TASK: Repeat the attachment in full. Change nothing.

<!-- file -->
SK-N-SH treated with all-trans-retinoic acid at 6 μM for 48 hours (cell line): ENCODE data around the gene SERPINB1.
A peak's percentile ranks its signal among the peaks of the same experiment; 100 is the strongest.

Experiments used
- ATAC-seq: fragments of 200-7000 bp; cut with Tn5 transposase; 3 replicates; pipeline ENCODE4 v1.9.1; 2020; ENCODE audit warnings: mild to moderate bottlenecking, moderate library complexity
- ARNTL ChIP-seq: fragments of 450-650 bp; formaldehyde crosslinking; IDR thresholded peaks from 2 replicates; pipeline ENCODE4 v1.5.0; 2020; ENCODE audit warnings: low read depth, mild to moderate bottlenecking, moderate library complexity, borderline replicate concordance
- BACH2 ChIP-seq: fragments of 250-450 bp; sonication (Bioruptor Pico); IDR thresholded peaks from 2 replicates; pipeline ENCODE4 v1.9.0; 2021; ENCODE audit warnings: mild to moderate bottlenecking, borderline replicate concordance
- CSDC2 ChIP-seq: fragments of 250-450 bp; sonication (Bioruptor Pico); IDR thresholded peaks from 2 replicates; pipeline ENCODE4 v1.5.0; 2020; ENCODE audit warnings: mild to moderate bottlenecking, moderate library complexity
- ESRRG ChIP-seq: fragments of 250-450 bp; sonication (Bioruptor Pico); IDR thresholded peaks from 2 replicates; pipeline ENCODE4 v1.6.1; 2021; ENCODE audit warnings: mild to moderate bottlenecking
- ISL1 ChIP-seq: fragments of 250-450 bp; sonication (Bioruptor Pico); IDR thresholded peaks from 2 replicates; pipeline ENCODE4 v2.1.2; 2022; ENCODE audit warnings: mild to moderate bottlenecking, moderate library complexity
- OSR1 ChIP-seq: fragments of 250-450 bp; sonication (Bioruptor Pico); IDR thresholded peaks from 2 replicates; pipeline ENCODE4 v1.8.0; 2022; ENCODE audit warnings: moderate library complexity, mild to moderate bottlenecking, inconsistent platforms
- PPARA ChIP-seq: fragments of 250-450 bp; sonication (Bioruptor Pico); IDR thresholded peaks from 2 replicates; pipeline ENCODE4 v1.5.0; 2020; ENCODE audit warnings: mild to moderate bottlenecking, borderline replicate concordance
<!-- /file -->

SK-N-SH treated with all-trans-retinoic acid at 6 μM for 48 hours (cell line): ENCODE data around the gene SERPINB1.
A peak's percentile ranks its signal among the peaks of the same experiment; 100 is the strongest.

Experiments used
- ATAC-seq: fragments of 200-7000 bp; cut with Tn5 transposase; 3 replicates; pipeline ENCODE4 v1.9.1; 2020; ENCODE audit warnings: mild to moderate bottlenecking, moderate library complexity
- ARNTL ChIP-seq: fragments of 450-650 bp; formaldehyde crosslinking; IDR thresholded peaks from 2 replicates; pipeline ENCODE4 v1.5.0; 2020; ENCODE audit warnings: low read depth, mild to moderate bottlenecking, moderate library complexity, borderline replicate concordance
- BACH2 ChIP-seq: fragments of 250-450 bp; sonication (Bioruptor Pico); IDR thresholded peaks from 2 replicates; pipeline ENCODE4 v1.9.0; 2021; ENCODE audit warnings: mild to moderate bottlenecking, borderline replicate concordance
- CSDC2 ChIP-seq: fragments of 250-450 bp; sonication (Bioruptor Pico); IDR thresholded peaks from 2 replicates; pipeline ENCODE4 v1.5.0; 2020; ENCODE audit warnings: mild to moderate bottlenecking, moderate library complexity
- ESRRG ChIP-seq: fragments of 250-450 bp; sonication (Bioruptor Pico); IDR thresholded peaks from 2 replicates; pipeline ENCODE4 v1.6.1; 2021; ENCODE audit warnings: mild to moderate bottlenecking
- ISL1 ChIP-seq: fragments of 250-450 bp; sonication (Bioruptor Pico); IDR thresholded peaks from 2 replicates; pipeline ENCODE4 v2.1.2; 2022; ENCODE audit warnings: mild to moderate bottlenecking, moderate library complexity
- OSR1 ChIP-seq: fragments of 250-450 bp; sonication (Bioruptor Pico); IDR thresholded peaks from 2 replicates; pipeline ENCODE4 v1.8.0; 2022; ENCODE audit warnings: moderate library complexity, mild to moderate bottlenecking, inconsistent platforms
- PPARA ChIP-seq: fragments of 250-450 bp; sonication (Bioruptor Pico); IDR thresholded peaks from 2 replicates; pipeline ENCODE4 v1.5.0; 2020; ENCODE audit warnings: mild to moderate bottlenecking, borderline replicate concordance